I often get this question from bee-curious people. It is the first hurdle of becoming a beekeeper: Can it work in my backyard? There are many things to consider before getting started with bees, but preparing the physical space your bees are to inhabit is an important one! Let’s delve into what you need to know.
A typical Langstroth hive grows vertically, a 16 by 22 inch tower! Top Bar Hives usually measures 40 by 20 inches with no means of expanding beyond that. So, the physical space a hive would occupy is not much, but once you add bees it’s a different story. During daylight hours, a hive’s entrance will have constant bee traffic. At any given moment, hundreds of bees are entering and exiting their front door and flying off in all different directions. This flurry of bees should be expected to surround the hive for at least a 5ft radius with a higher concentration at the front of the hive. For this reason, extra care should be given to the direction you point your hive’s entrance. I recommend you allow for 10ft of breadth around your apiary. I often see new beekeepers ignore this advice for the sake of aesthetics, lining their hives up in a circle around their garden. While it does look beautiful, it’s often not practical. Imagine trying to pull weeds with honey bees accidentally crashing into your face or worse, guard bees chasing you about while you try to pluck tomatoes from the vine!
Check Local Laws
In my city (San Diego, California), there are different variations of the urban beekeeping ordinance depending on your location and the size of your yard. The city requires apiaries to be 15ft from the property lines, while the county uses a tiered system based on your lot size. I often help new beekeepers place their hives and while it is important to know your local restrictions, it’s probably more important to speak with your neighbors. After all, these rules are really in place to protect and reassure them. If you suspect your neighbors will be uncomfortable with a hive, make an effort to place it further from their property line. Sometimes neighbors are delighted with the prospect of bees next door and are even willing to let you place them closer to their property than the local ordinance allows.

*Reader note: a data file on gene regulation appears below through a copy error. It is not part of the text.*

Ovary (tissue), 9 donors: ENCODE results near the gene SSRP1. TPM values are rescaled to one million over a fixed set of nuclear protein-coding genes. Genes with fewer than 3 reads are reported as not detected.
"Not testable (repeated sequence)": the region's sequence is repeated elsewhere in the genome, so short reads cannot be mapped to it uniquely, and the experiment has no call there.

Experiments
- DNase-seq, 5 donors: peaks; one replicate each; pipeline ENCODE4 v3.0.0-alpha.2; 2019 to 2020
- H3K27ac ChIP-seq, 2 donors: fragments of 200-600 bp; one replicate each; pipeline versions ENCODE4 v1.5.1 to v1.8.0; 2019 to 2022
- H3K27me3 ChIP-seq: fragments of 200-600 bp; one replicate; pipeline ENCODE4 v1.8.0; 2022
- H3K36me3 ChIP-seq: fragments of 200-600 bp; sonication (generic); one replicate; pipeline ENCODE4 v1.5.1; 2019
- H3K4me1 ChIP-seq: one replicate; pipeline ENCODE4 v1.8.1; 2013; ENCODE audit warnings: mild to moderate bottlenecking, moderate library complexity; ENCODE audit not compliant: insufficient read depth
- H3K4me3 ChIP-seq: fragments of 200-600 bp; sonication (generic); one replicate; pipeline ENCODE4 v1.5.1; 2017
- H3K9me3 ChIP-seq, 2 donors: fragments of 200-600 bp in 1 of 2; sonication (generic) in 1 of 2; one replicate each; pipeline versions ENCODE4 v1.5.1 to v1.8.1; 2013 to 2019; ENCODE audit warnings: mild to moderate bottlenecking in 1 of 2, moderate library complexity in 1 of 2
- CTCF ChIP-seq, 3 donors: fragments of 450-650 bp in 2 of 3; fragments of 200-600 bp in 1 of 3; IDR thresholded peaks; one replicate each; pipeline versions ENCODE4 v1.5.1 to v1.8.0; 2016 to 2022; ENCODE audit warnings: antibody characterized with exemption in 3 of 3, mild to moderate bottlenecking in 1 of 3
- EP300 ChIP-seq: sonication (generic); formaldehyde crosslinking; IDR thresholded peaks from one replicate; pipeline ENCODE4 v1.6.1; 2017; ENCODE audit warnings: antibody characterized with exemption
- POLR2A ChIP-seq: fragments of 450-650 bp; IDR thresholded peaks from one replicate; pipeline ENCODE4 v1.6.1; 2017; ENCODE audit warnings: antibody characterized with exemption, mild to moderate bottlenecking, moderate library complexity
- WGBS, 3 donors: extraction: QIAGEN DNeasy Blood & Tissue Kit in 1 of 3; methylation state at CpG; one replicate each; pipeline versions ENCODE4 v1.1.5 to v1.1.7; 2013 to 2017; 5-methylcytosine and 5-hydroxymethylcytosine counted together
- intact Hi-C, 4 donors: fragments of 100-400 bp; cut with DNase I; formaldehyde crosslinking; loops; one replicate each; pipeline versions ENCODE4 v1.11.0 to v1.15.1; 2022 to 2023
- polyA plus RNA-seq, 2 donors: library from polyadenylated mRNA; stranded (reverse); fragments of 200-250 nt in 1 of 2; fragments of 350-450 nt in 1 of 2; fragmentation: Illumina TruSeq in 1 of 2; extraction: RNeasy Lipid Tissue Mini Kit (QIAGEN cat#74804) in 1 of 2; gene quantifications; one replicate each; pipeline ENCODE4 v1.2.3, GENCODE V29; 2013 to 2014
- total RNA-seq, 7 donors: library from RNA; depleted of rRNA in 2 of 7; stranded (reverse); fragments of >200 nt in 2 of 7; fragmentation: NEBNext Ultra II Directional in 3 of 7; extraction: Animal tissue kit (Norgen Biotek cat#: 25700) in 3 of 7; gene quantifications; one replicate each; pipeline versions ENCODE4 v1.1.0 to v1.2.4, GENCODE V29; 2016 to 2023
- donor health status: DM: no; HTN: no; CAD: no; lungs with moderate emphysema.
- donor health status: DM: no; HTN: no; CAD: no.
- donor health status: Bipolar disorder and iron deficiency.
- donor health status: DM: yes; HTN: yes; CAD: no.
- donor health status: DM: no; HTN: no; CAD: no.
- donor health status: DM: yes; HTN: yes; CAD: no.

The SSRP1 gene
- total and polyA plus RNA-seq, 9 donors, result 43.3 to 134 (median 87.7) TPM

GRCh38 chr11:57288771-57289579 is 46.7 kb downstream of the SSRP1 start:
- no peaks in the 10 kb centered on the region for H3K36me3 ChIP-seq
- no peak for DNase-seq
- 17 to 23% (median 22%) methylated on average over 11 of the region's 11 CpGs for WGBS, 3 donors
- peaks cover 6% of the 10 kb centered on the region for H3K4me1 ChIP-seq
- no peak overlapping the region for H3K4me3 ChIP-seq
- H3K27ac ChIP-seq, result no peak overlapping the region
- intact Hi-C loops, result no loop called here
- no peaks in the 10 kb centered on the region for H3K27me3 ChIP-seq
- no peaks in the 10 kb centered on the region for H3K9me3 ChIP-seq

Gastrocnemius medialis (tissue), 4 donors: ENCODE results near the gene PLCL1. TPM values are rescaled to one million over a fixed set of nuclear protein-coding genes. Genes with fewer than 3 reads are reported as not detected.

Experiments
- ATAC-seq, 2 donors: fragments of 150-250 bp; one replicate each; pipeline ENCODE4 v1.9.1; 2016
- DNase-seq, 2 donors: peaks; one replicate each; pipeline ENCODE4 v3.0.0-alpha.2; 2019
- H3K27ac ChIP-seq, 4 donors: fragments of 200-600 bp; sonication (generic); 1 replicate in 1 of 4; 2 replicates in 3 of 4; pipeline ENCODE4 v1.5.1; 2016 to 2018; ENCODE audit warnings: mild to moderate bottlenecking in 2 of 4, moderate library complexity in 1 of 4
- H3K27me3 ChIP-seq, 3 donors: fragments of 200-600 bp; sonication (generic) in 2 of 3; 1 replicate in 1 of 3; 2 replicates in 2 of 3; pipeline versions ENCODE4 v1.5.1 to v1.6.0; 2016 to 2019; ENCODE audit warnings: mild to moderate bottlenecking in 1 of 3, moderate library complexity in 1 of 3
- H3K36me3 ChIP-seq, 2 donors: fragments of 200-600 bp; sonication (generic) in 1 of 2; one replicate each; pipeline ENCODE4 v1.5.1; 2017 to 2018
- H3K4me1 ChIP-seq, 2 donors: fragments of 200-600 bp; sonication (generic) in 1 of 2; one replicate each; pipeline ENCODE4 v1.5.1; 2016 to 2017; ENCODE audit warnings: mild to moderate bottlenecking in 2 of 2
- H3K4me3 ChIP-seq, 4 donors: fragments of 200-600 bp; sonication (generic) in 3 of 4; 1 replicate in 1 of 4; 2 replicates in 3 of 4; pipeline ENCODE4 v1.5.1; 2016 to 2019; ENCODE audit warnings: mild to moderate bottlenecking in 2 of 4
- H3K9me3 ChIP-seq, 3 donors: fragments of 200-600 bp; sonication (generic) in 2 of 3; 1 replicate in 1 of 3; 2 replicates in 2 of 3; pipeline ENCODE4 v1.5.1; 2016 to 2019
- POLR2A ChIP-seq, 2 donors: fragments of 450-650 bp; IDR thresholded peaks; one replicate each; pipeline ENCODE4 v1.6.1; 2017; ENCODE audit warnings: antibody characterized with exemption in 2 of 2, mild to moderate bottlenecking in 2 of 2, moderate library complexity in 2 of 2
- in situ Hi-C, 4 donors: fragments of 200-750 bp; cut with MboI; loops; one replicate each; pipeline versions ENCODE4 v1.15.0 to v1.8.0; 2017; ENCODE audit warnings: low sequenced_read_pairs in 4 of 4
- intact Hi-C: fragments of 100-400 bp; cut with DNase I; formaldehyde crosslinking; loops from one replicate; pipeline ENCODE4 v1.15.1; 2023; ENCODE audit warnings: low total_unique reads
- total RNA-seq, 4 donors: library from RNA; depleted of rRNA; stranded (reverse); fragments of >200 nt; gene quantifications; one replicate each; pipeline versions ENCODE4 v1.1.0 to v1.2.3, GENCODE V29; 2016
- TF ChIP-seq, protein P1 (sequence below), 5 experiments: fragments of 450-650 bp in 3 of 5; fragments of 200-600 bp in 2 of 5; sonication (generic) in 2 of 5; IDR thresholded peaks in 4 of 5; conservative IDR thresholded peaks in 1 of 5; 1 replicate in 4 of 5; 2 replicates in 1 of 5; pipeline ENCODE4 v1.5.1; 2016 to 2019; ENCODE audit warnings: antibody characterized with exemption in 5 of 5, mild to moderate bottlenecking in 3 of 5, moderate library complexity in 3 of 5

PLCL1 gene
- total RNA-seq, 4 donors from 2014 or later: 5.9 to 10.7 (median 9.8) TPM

Preparing the Site
It’s much easier to prep your apiary site before installing bees in your hive! So, take the time to level the ground and really clear a space for you and your bees. Remember, you will need a clear, flat space to stand while you work. Be sure to allow yourself plenty of room to move behind the hive(s), you do not want to have to stand in front of the hive while inspecting because this will block traffic. If you have a potential for ant problems, you should also make sure your hive is on a stand with legs and that the area around your hive is free of growth. Once you have fortified the legs from any invasions, any plants growing nearby are potential ant bridges should they grow enough to touch your hive(s).
Overcoming Small Space Challenges
If you have a small yard, finding the space to keep bees can be tough, but there are a few tricks that could make it possible. The first option is to screen your hives. This is done by building or growing a 6ft tall barrier around your hive(s) to direct bee traffic upwards. It can dramatically reduce the presence of bees in your yard because it elevates their flight pattern. Now the bees will be flying above your head! The second option is to place your hives on the roof or on a balcony. This strategy will really keep the bees out of your hair, literally. I have rooftop hives in several residential locations and have found that it dramatically reduces stinging incidents. The bees are so high up, you wouldn’t even know they were there. The only complication is that you now have to carry your equipment up and down a ladder. It is definitely not fun getting a super full of honey off a roof! To learn more tips and tricks check out my blog: Beekeeping Like A Girl or take my online beekeeping class to learn everything you need to know to get started with bees!
Photos by Cam Buker & Tiim O’Neil